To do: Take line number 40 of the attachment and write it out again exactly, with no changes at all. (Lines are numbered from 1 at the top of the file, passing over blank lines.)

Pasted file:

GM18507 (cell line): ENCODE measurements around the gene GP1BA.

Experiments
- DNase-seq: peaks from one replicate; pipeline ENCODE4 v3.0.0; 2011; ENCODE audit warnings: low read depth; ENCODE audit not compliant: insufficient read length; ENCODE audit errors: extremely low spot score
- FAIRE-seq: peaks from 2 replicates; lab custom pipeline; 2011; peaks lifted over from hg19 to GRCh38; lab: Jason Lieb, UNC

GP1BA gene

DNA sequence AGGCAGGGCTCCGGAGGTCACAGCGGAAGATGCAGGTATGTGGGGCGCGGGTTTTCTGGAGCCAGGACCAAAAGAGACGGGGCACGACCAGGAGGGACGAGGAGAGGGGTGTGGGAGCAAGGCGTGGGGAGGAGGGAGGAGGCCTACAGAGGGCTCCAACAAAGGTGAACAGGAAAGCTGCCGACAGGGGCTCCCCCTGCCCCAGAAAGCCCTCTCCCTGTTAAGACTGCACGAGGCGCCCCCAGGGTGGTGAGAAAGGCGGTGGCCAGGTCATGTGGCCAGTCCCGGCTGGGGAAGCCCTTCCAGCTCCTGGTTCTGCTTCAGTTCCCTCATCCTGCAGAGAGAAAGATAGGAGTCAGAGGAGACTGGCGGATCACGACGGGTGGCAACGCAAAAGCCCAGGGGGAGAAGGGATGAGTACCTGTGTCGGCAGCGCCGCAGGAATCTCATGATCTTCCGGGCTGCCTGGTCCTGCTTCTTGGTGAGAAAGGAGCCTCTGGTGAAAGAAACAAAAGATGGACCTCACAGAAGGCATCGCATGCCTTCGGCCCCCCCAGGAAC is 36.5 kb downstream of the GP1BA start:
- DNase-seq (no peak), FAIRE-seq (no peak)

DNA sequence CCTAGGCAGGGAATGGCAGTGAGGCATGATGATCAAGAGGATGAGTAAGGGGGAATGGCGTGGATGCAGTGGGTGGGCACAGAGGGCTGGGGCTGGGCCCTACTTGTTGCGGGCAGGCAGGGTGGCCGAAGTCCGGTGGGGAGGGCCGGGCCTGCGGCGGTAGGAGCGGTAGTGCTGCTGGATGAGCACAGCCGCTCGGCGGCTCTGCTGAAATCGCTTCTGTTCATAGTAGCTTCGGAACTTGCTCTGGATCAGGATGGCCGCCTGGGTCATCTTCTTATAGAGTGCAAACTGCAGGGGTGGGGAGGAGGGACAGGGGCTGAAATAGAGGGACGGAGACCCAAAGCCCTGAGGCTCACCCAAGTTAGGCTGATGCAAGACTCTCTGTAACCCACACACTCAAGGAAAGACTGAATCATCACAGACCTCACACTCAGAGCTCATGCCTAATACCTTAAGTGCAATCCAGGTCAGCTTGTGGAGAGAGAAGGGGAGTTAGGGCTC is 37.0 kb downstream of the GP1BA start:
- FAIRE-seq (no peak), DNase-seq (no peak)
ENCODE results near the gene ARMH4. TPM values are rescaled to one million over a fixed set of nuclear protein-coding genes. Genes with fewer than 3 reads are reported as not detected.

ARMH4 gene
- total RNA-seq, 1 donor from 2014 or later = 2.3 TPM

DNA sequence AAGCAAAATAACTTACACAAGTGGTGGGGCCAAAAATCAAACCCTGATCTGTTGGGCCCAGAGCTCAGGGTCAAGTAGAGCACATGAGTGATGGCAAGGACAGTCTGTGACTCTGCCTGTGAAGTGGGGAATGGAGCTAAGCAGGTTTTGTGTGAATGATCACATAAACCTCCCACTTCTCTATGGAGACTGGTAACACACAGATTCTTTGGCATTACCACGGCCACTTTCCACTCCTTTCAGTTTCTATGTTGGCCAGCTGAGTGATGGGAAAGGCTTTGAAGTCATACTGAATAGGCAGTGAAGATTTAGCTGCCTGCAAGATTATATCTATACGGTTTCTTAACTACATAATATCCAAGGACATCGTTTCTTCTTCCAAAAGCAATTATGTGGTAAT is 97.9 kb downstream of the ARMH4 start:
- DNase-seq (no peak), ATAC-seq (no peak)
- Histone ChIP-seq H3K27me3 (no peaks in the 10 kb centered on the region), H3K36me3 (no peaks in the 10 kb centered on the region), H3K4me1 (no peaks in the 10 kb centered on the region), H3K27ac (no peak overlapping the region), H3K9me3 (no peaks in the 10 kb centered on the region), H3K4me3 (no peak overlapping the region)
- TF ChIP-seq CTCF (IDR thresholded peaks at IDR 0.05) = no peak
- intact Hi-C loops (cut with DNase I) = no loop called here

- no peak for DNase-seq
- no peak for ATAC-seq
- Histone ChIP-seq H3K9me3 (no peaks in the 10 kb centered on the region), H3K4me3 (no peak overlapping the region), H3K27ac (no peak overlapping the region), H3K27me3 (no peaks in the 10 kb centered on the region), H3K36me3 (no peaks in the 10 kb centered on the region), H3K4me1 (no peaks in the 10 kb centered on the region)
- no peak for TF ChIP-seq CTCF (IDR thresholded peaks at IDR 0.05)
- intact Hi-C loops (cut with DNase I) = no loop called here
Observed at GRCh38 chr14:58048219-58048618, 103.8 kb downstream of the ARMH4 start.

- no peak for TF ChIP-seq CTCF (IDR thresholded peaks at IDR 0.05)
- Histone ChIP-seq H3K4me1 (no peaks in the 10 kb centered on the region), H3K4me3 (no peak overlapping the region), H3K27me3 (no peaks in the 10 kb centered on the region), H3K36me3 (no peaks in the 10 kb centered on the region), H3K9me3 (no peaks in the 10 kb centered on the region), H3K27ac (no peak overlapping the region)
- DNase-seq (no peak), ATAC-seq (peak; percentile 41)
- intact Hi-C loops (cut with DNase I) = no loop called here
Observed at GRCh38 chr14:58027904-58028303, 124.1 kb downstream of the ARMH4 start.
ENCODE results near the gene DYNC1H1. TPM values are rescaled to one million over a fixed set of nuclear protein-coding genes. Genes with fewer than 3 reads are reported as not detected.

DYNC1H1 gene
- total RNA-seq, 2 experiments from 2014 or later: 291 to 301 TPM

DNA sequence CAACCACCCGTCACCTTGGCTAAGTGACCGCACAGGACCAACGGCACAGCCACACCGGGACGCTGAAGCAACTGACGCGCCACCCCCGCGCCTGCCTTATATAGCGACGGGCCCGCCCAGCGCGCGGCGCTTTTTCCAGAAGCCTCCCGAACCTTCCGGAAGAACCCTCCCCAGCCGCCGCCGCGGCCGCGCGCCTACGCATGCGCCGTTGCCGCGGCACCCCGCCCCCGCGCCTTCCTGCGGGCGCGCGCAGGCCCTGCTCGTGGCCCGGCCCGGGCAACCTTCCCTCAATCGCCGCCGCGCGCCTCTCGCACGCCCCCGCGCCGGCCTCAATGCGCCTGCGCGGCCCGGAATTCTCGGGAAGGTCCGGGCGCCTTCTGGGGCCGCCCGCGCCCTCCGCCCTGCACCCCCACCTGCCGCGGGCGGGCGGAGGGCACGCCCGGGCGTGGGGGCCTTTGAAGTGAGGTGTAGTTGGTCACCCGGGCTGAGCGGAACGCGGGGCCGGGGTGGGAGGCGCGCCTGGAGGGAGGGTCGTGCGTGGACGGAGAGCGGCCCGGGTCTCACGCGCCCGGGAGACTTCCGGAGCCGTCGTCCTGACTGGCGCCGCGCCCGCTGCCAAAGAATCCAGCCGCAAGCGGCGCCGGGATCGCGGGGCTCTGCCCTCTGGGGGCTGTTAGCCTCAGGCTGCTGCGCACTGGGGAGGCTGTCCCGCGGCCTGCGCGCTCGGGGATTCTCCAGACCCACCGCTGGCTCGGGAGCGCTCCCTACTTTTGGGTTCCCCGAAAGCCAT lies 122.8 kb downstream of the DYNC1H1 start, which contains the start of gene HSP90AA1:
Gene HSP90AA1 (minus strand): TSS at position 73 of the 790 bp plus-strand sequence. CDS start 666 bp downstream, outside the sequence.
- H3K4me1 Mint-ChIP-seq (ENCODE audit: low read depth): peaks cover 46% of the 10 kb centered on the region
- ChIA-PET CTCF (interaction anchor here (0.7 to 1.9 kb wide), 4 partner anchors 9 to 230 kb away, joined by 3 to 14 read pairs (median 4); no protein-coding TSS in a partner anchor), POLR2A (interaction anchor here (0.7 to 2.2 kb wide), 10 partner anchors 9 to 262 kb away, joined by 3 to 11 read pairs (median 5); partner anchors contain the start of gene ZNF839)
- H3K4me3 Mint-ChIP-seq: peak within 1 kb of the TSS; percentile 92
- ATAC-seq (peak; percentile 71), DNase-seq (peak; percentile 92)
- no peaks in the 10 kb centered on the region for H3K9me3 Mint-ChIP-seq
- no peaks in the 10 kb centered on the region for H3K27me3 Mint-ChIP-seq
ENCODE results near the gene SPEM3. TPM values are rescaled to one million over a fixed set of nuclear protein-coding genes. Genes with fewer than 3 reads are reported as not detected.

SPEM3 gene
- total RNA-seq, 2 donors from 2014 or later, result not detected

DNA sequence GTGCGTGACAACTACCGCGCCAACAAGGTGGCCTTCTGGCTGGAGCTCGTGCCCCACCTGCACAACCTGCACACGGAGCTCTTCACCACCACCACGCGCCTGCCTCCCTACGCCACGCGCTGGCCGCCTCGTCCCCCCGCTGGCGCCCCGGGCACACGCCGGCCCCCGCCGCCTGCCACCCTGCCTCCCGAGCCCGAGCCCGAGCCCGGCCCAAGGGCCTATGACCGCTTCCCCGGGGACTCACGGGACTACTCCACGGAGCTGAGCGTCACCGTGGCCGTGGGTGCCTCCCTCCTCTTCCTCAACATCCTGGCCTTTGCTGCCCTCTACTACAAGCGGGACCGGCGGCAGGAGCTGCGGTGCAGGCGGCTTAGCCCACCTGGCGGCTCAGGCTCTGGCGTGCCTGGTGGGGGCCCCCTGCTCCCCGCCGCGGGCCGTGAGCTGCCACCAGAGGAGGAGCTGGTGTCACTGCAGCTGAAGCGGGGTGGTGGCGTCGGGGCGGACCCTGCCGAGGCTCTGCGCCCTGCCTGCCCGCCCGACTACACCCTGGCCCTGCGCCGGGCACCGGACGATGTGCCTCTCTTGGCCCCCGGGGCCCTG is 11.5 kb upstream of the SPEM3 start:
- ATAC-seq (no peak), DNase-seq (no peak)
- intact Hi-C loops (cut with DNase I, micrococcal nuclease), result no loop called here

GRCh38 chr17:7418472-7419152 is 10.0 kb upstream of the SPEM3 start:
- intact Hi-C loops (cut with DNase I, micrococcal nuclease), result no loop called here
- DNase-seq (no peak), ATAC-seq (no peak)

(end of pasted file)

ENCODE results near the gene SPEM3. TPM values are rescaled to one million over a fixed set of nuclear protein-coding genes. Genes with fewer than 3 reads are reported as not detected.